Yesterday, someone had the audacity to honk at me. It wasn’t one of those cheerful little toots that a person might use to get someone’s attention when waving them into traffic, but a full-on ten second blast – the kind that you should only use when you are behind the controls of a freight train that is bearing down upon someone in the tracks. The offender? Some octogenarian in a Buick. My crime? A not so near-miss that occurred while I was making a left turn across traffic from a side street into a center turn lane. Read More >
Category: Crime and Punishment
The New York Times reported Sunday on how strict enforcement of parking violations in Manhattan is causing problems for government agencies as they are forced to reclaim official vehicles that have been towed. In most cities, official vehicles are kept immune from the effects of parking enforcement by dashboard placards that allow government officials to park in red zones or without feeding the meter while they are on the job.
Yesterday, while folks in the Southeast were getting hammered with their second severe winter storm in two weeks, the skies over Buffalo were wonderfully bright and sunny. Of course, when you count the wind chill factor, the temperature barely climbed into the double digits but as a result of the sun and a whole lot of road salt, the highways here were mostly bare and dry. That means my evening commute was a breeze. I hit Route 33 and ran my little CUV up to just over the 55 mph limit and sailed right out of town. Things were going great, but then, unexpectedly, traffic began to slow.
I shifted left into a place I really don’t run that much these days and wicked the speed up to a smidge over 60 in order to keep up the pace. I found myself fourth or fifth back in a line of cars that was whizzing up the fast lane overtaking car after car and, as a student of the road, I began to wonder just what the hell was holding all these people up. I found the reason at the head of the line, a Buffalo City Police cruiser running right at the limit and, like all the good people of the Earth who don’t want a senseless speeding ticket, I found myself easing off the gas. But as I noted his lack of response to all of the cars ahead of me that were simply accelerating away into the wide open space the officer had created, I decided that for whatever reason he simply wasn’t interested in writing tickets and so I continued on, barely adjusting my pace. Read More >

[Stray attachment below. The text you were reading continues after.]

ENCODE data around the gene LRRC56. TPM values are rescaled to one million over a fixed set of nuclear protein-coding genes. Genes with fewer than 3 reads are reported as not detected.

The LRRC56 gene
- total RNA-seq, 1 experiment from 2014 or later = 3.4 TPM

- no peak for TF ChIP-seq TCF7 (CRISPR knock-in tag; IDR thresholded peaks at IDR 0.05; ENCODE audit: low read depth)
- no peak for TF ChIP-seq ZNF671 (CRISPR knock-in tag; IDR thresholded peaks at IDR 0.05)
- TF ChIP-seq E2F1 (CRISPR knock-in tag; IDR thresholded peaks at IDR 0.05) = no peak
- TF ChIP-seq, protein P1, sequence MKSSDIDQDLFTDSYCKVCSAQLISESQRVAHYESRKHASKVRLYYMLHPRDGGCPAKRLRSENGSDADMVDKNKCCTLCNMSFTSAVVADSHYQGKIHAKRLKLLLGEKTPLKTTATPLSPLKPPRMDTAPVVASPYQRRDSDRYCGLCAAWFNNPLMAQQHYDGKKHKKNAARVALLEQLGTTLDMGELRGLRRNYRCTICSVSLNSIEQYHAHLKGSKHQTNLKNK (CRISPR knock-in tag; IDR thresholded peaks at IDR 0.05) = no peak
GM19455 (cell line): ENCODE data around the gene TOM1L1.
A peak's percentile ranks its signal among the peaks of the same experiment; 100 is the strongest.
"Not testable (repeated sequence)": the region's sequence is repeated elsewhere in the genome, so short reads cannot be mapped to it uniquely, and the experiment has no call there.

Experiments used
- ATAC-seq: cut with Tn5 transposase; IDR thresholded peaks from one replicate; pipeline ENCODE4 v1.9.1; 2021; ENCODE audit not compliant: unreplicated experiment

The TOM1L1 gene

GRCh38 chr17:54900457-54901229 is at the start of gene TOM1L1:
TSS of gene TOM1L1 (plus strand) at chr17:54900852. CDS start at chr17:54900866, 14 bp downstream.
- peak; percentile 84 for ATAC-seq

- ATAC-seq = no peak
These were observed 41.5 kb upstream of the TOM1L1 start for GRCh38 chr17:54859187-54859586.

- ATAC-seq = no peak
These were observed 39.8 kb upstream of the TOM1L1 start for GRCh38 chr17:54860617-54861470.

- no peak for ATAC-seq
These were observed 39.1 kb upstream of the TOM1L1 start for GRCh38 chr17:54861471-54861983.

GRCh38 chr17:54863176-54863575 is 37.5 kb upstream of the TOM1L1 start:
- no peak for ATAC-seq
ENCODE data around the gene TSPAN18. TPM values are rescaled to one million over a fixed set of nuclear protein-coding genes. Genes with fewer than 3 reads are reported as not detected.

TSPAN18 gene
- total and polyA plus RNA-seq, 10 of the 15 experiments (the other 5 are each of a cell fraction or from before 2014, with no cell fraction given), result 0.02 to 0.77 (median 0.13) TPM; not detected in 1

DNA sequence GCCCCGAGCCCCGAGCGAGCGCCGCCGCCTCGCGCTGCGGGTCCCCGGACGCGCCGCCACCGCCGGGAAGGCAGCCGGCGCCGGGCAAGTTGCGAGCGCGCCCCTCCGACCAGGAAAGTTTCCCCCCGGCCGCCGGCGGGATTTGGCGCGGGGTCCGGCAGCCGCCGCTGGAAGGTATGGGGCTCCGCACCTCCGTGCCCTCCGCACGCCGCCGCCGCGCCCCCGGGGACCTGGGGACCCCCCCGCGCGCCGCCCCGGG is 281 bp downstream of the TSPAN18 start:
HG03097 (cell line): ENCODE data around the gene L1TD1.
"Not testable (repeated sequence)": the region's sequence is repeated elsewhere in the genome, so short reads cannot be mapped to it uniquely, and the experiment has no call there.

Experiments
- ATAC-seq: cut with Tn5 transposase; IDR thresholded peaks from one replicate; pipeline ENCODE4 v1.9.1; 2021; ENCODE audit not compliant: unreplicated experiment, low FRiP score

The British Newspaper The Telegraph is reporting that, if senior European law enforcement officials have their way, all cars entering the European market may soon be fitted with a remote shutdown device that would allow police officers to electronically deactivate any vehicle at the touch of a button. Read More >
We sourced this article as a direct response to reader suggestions that we present another view of highway enforcement personnel — JB
Last year I watched as someone I loved went off-track – and came dangerously close to the wall – right in front of where I stood under an umbrella as the rain poured down. He was a passenger in the car, a volunteer instructor for the weekend. The wife of the car’s driver, standing next to me, said with a look of shock on her face, “I don’t know how you do this.”
“The same way I live every day with a brother as a state trooper,” I replied. “I don’t think about it. I can’t think about it.”
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The joke was that the little Honda was so old and undesirable that it would take a ten dollar bill on the dash and the key in the ignition to attract a thief. With 300K miles on the clock, the little car was old and tired, but my sister Lee and her husband Dave aren’t the kind of people who replace their cars very often. The Chevy Chevette they bought new in 1981 lasted ten long years under their care so the little Civic, purchased used in 1991 from one of my father’s workmates, was on target to last forever. Other cars came and went in the driveways of the other houses up and down the street, but in their driveway the Civic endured, a fixture of solidity and reliability in an ever changing world. And then one day, it was gone. Read More >
The owner of a Nissan Leaf was arrested in Georgia last week for stealing 5 cents worth of electricity after he plugged his car into the exterior outlet at a local middle school while his son was playing tennis.
This is a photograph taken recently at the Cadillac Place building, on West Grand Blvd just west of Woodward in Detroit. It used to be called the General Motors Building before GM decamped to the RenCen. To make sure that much office space (when it was built, the GM Bldg was the second largest in the world) wouldn’t go vacant in Detroit’s economically viable midtown area, the State of Michigan moved many of its Detroit area office workers into the renamed building. Some of those state employees work for the Michigan State Police, which has offices for their Detroit detachment on the Milwaukee Ave. side of the building. It’s not a full scale police post, there’s no public lobby, but it’s where state police hang out in Detroit when they aren’t busy protecting and serving the public, not to mention rescuing injured peregrine falcons. Read More >
Chrysler’s recent decision to snub a recent NHTSA recall request is big news. I need not restate the facts of the story, if you are a “car guy” and haven’t heard the sordid details, or noticed the dramatic photos of burned out Jeep Grand Cherokees and Liberties posted all over the internet in the past few days, you must live under a rock. With 2.7 million vehicles involved the costs of conducting such a recall would be staggering but, ultimately, inaction may cost the company even more money if consumers lose confidence in the brand. Read More >